Someone wrote to me last week and said that I’m lucky to be able to work from home, and he’s right. I’m very lucky that not only can I work from home, I’ve been doing so for almost forty years now—starting in 1982. I believe I was an early member of what eventually came to be known as the “pajama media.” When Bill and I first married, I’d work on my writing in the mornings and then get dressed in time to go meet him for lunch at noon. It was a huge shock to his system when he retired and discovered that I usually didn’t get dressed until noontime. FYI, nothing has changed on that score. I much prefer wearing my robe and nighty to any other attire, but I digress.
So yes, I do work from home. In this time of self-distancing, I’ve been able to write the blog with no problem because I actually ENJOY writing the blog. For a writer of novels, writing a weekly essay of a thousand words or so is what my mother, Evie, would have called a “bus-man’s holiday.” Because how did bus drivers go on vacation back in the old days? They took a bus, of course.
I write the blog for fun. It allows me to mull my history and pull out interesting bits and pieces that may resonate with my readers many of whom occupy the same demographic I do. That’s why many of my blogs end up being trips down memory lane. The problem is, writing the blog is not my job. Writing books is, and writing books is a whole other kettle of fish.
In order to write a book, I have to think it into existence. Long ago, one of my kids said he hated it when I just sat in my chair, staring off into space. But staring into space is exactly what I have to do on occasion, because writing books requires almost as much thinking time as it does keyboarding time. It requires finding that creative spark or moment of inspiration that reveals a story I want to tell.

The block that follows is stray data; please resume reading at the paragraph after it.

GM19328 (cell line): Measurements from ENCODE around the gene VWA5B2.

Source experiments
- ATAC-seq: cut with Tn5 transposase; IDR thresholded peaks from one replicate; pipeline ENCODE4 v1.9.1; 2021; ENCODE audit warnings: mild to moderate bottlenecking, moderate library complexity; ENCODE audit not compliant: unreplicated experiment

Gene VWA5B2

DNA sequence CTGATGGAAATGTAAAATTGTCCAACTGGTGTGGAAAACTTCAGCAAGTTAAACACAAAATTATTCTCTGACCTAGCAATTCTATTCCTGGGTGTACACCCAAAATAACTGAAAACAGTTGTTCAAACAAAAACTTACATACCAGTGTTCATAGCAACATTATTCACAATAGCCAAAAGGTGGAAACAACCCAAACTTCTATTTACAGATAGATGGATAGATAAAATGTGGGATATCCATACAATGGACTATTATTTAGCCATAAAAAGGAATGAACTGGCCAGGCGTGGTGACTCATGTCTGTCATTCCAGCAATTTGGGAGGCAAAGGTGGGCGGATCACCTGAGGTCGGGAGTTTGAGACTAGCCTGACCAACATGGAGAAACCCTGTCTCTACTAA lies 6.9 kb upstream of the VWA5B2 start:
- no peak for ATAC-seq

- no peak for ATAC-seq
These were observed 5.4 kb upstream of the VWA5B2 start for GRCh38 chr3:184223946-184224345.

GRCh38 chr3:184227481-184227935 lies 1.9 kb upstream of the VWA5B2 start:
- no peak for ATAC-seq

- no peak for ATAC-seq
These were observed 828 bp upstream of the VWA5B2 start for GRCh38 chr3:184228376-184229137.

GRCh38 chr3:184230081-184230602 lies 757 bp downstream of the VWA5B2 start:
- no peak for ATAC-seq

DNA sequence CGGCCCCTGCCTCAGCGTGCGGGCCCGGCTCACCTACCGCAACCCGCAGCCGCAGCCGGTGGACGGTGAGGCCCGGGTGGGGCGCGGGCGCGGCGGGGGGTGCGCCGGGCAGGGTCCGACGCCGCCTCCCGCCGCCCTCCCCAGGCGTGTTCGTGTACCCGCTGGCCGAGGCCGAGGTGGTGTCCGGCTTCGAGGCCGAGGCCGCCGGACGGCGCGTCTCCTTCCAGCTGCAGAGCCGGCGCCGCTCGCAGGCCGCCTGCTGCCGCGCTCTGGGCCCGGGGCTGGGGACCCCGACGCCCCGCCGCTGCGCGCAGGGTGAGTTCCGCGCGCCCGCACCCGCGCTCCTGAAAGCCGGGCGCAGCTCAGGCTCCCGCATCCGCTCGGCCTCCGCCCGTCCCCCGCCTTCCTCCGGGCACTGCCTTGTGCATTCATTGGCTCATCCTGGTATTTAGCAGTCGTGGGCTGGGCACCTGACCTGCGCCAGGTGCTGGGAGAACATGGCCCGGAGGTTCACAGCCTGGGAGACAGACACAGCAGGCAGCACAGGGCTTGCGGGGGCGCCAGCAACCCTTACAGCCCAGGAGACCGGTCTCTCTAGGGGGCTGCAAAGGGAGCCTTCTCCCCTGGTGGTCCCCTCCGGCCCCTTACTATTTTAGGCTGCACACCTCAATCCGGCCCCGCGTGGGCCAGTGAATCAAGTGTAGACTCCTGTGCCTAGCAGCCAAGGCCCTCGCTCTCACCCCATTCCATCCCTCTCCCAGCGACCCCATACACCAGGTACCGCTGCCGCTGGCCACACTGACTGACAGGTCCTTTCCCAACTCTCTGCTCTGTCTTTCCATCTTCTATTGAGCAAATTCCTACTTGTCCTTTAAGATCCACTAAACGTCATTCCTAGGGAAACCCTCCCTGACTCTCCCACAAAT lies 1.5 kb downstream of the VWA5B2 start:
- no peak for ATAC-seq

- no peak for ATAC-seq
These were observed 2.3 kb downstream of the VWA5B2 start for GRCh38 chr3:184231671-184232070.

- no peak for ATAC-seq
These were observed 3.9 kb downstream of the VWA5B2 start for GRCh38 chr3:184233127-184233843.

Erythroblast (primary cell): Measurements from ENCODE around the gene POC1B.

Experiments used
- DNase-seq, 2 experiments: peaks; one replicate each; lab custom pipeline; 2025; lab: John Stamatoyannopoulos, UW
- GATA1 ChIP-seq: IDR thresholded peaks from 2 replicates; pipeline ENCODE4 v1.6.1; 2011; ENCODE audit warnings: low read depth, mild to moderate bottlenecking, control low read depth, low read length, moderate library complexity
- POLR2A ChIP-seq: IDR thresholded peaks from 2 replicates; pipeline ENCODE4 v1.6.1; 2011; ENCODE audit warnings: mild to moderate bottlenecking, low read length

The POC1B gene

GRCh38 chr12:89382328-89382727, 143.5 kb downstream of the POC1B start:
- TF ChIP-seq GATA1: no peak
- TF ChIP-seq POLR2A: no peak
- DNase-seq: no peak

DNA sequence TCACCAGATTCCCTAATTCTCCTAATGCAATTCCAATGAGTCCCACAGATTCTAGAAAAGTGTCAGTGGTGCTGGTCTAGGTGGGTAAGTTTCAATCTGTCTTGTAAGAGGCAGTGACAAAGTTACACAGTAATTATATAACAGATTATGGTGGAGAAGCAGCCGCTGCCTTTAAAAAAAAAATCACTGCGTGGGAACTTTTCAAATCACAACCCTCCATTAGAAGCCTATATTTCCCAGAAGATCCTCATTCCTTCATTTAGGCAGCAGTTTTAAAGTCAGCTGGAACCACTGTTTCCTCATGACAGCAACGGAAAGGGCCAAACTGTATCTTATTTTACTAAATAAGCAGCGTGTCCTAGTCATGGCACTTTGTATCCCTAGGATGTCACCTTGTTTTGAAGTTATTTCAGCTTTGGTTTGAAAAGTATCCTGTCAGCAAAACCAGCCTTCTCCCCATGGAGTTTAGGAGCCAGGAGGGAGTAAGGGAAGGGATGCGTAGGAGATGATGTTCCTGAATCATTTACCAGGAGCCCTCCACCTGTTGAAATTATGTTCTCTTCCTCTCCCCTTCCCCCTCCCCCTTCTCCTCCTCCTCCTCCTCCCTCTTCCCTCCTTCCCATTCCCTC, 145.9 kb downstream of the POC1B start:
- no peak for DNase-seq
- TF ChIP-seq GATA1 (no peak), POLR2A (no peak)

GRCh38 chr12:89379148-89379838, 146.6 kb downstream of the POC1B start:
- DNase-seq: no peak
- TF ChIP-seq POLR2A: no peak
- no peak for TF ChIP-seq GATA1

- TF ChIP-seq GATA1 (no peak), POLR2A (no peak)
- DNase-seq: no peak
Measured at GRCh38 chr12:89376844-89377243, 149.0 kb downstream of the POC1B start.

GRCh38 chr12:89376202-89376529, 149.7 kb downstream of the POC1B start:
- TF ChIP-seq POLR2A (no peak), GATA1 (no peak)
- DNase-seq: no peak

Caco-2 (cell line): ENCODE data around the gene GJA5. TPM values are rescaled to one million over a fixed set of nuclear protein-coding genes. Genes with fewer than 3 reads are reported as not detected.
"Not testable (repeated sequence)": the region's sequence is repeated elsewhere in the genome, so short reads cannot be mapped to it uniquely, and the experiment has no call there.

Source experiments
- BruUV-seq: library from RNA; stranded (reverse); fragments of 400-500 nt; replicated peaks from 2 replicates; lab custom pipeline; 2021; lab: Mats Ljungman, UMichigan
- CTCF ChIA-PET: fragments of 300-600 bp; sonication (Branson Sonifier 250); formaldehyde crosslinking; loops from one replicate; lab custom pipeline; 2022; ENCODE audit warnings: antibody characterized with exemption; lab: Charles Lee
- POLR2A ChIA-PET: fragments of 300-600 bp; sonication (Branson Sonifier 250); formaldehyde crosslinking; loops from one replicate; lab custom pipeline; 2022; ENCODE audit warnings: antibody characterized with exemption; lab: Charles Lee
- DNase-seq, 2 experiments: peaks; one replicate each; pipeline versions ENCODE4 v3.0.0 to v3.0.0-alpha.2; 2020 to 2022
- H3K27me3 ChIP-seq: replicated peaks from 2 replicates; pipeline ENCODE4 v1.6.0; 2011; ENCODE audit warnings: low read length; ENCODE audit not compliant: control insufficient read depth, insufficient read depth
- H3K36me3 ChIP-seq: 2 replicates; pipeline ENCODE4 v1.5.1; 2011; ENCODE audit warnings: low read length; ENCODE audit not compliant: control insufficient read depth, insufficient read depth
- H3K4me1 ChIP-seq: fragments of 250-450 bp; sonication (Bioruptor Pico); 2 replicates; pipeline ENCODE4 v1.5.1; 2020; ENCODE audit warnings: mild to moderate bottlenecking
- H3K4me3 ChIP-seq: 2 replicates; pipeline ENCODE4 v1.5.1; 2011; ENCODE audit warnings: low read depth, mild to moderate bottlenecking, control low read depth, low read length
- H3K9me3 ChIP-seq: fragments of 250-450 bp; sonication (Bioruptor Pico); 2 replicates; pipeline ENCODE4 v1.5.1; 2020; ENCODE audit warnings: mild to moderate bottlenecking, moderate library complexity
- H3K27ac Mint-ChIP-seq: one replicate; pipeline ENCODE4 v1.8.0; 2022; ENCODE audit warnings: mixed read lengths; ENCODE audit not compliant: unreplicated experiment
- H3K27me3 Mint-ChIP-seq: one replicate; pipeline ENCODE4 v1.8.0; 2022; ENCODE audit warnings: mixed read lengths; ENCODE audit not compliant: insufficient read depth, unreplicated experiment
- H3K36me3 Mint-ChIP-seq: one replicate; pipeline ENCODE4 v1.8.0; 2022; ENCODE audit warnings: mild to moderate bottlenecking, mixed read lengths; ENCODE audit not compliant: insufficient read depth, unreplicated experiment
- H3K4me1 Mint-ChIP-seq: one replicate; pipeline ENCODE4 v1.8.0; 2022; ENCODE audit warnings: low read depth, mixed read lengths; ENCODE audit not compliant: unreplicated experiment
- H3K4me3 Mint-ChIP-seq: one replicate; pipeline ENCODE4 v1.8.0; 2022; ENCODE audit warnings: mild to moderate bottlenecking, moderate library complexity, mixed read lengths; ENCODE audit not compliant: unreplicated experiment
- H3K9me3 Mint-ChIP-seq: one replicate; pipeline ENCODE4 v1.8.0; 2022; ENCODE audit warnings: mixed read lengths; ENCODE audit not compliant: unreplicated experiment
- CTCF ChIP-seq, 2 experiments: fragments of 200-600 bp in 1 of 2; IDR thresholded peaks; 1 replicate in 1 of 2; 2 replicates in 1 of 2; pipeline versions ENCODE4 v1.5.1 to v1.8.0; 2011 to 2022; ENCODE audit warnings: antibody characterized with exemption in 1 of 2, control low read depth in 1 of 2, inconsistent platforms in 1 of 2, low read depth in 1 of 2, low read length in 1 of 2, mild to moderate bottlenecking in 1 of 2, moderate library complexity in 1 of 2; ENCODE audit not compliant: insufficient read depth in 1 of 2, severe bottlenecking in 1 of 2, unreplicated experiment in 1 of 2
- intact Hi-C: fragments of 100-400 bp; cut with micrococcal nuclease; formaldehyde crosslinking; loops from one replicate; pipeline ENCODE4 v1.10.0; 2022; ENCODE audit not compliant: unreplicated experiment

At the moment, I have two completed books written and in the hands of my editors before starting the next one. It’s never happened to me before, but hat means I have some time right now, but in this time of great uncertainty, that’s not much of a favor since creativity, like toilet paper, seems to be in very short supply.
In these challenging circumstances, there’s obviously plenty for me to write about, but the question is do I want to? I don’t remember who taught me the Latin term in medias res. It could have been my high school Latin teacher, Mr. Guerra, or my senior English teacher, Mrs. Medigovich. What the term means is: In the middle of events. And that’s where we are right now—in medias res!
I believe that one of the things that makes my blog interesting to both my readers and to me is that I’m recounting events from my past—from my childhood and young adulthood—with the benefit of hindsight, and hindsight, as you know, is pretty much 20/20. With perspective it’s possible to see how event number one inevitably led to event number two which resulted in event number three.
That’s the problem with what’s happening around us at the moment—in media res, we don’t have any perspective. There’s a good chance that all the fear mongering promulgated by the media will lead to corrective measures that are far worse than the pandemic itself, but the only way we’ll know that for sure is to get to the other side of where we are right now, and that reality has led me to a writerly dilemma: How can I write a book about my characters and put them into a here and now that may be totally out of line with how life ends up happening in the long run? The answer is: I can’t!
Fortunately for me, my books have fallen a couple of calendar years behind in terms of the passage of time in real life. Credible Threat, due out in June, has Ali Reynolds and her cast of characters living in the fictional fall of 2017. So I made the decision to set the next Ali book, as yet unnamed, in the spring of 2018. I’m reasonably sure I can remember what life was like in 2018.
One thing recent events has brought home to me is that we are all mortal. With that current landscape of darkness all around us, I can tell you that the next Ali book opens with the funeral of a character my readers have grown to care about over the years. No, I’m not going to mention which one. You’ll have to read the book yourself to find out who.
But at least I’ve started. So far I’ve written only part of the prologue—1500 words. That leaves me with 93,500 words to go, but who’s counting? I am, of course, but just like taking that first step on a thousand-mile journey, I’ve at least written the first few words. I’ve made a start, a small one to be sure, but a start nonetheless. As for how my characters will weather the pandemic of 2020? That will be fuel for other stories a couple of years down the line once we all know what happens.
In the meantime, you keep reading, and I’ll keep writing.